The world renowned book designer and Swiss typographer Jost Hochuli delivered a sold out talk at London College of Communication, recounting his remarkable 60 year career to students, staff and the public.
Jost Hochuli is the author of numerous highly acclaimed books on graphic design and typography. Highly-sought titles from his collection include; Detail in Typography (1987), Designing books: Practice and Theory (1996) and Printed Matter, Mainly Books (2001). Many of the books designed by Hochuli have been selected for the Most Beautiful Swiss Books and Most Beautiful Books of the World exhibitions. Hochuli has been acclaimed as a quintessential typographer – the typographer’s typographer.
The talk was hosted by Tony Pritchard, Course Leader for LCC’s Postgraduate Design for Visual Communication course, curated by LCC and the International Society of Typography Designers (ISTD), and further supported by the Swiss Culture Fund.We look back at some of the highlights from the talk and round up a handful of the key takeaways from the evening where Hochuli recalls his early influences…
— Baseline Magazine (@baseline_mag) September 20, 2017
The talk commenced with David Kilian Beck, the Switzerland Embassy’s UK Head of Culture, who recalled when he first began working at the Swiss Embassy. David was given the task of clearing out a collection of books to make space in the office for him to work, told that the only real no-go was to touch a row of 12 publications – known to the culture department as their holy grail.
“Many people have the misconception that Swiss typography is only in Switzerland. This is a very common but untrue thought. In fact, Swiss typography has nothing to do with Switzerland as a whole. It is only connected to the German speaking part. In the French and Italian speaking part typography differed and caught on later when people studied in cities such as Basel.” – Jost Hochuli
The publications were giveaways published by the Swiss Arts Council in 1993 and Beck seemed skeptical that a book published 20 years earlier still held relevance. But he revealed that 5 years down the line he is grateful for it; every year students call to ask if they could get ahold of Jost’s work.
“I am indebted to Jost now as those books are still relevant and probably one of the best giveaways ever produced, which has held importance for so many years.”
— Tony Pritchard (@tonyplcc) September 20, 2017
ISTD director Freda Sack was also a welcoming speaker and detailed their exhibition in AMBIT before introducing Tony Pritchard to open the discussion with Hochuli.
Hochuli described how he first came to be interested in typography and what his early influences were. He recalled: “In 1955 I met the artistic director of a large printing firm. I became his intern for a year, working 3 half days a week and that sparked my interest in typography.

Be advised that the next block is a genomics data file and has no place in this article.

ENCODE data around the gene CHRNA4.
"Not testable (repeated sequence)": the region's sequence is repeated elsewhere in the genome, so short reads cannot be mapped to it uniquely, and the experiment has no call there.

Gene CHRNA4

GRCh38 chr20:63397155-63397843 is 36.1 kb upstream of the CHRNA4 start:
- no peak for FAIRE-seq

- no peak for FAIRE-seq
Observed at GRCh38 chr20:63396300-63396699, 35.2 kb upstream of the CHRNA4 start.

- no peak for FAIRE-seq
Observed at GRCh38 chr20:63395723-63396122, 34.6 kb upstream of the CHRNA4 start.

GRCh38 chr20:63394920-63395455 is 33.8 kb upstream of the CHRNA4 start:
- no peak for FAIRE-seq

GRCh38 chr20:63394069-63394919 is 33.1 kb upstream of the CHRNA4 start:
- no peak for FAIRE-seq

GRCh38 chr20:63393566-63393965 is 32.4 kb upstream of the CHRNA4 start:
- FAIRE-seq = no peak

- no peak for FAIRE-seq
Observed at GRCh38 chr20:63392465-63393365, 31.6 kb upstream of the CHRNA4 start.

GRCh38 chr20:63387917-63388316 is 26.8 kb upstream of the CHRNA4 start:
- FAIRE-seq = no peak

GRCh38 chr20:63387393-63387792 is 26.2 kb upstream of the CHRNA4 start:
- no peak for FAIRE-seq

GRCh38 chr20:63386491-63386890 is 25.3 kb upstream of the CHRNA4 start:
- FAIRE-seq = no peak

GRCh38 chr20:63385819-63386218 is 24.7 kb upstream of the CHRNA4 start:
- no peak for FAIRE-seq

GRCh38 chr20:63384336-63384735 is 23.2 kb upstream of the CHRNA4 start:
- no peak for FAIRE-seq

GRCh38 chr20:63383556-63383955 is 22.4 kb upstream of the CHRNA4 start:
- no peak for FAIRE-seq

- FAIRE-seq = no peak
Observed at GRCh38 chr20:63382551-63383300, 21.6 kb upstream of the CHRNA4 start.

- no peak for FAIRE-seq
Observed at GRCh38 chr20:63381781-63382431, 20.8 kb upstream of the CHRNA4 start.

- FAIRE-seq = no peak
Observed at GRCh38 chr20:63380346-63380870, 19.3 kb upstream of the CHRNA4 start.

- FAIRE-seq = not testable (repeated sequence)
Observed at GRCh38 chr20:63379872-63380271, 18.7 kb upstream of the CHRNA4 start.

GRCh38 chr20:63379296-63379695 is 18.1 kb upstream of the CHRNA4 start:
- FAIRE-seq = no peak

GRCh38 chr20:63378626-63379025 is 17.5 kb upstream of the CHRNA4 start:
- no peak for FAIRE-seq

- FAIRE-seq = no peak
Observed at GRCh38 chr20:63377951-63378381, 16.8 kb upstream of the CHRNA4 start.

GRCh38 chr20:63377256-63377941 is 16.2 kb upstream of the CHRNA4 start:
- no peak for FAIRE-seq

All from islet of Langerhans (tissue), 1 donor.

“In those times the only way to get into typography was to do an apprenticeship, which I did in two and a half years instead of four and began working as a graphic designer. Being a modern designer back then I took up any opportunity for designing, whether it was a book poster or flyer or whatever. ”
Hochuli humorously recollected that, when he was first starting out, no matter what you were designing, typography designs were limited to Akzidenz Grotesk, Monotype 213, Times New Roman and Bodoni fonts – limiting their creative output.
Jost Hochuli talk was interesting, very on board with everything he had to say! pic.twitter.com/9J73jo8m0N
— Theo Inglis (@Theo_Inglis) September 19, 2017
The prominent typographer paid tribute to Emil Ruder for his book Typographie (1967), and Rudolph Hostettler, editor of the Swiss journal Typografishe Monatsblätter between 1952 and 1981.
He also praised the work of Jan Tschichold, who created a series of designs for Catholic and Protestant Hymn books in Switzerland: “These were exemplary for its functionality – the legibility of the text is tested in poorly lit churches. I had not before this considered the design of sheet music before, despite it being right in front of my eyes for so long.”
Speaking more on the typographic situation in Switzerland when he was younger, Hochuli explains that he only saw Ruder and Hostettler as only one side of the mill. He said, “Many people have the misconception that Swiss typography is only in Switzerland. This is a very common but untrue thought. In fact, Swiss typography has nothing to do with Switzerland as a whole. It is only connected to the German speaking part. In the French and Italian speaking part typography differed and caught on later when people studied in cities such as Basel.”
Drawing the conversation to a close, Hochuli payed homage to his close friend and influencer Max Koller. “Back then, whenever typographers made a catalogue they had always done things using a grid. Max was first to show me that you can do things without a grid, which gives a more natural look and you can experiment with several formats of the same size.”
He described the typographic designer as a pioneer in his field, who published a type specimen book made of only 16 pages in the 1990s when no one had filled the void.
Design historian Paul Shaw has commented on Jost’s work: “Through his books, particularly English language editions, Jost has become probably the most influential theorist of book designs since Jan Tschichold.” It was a pleasure to welcome him at London College of Communication.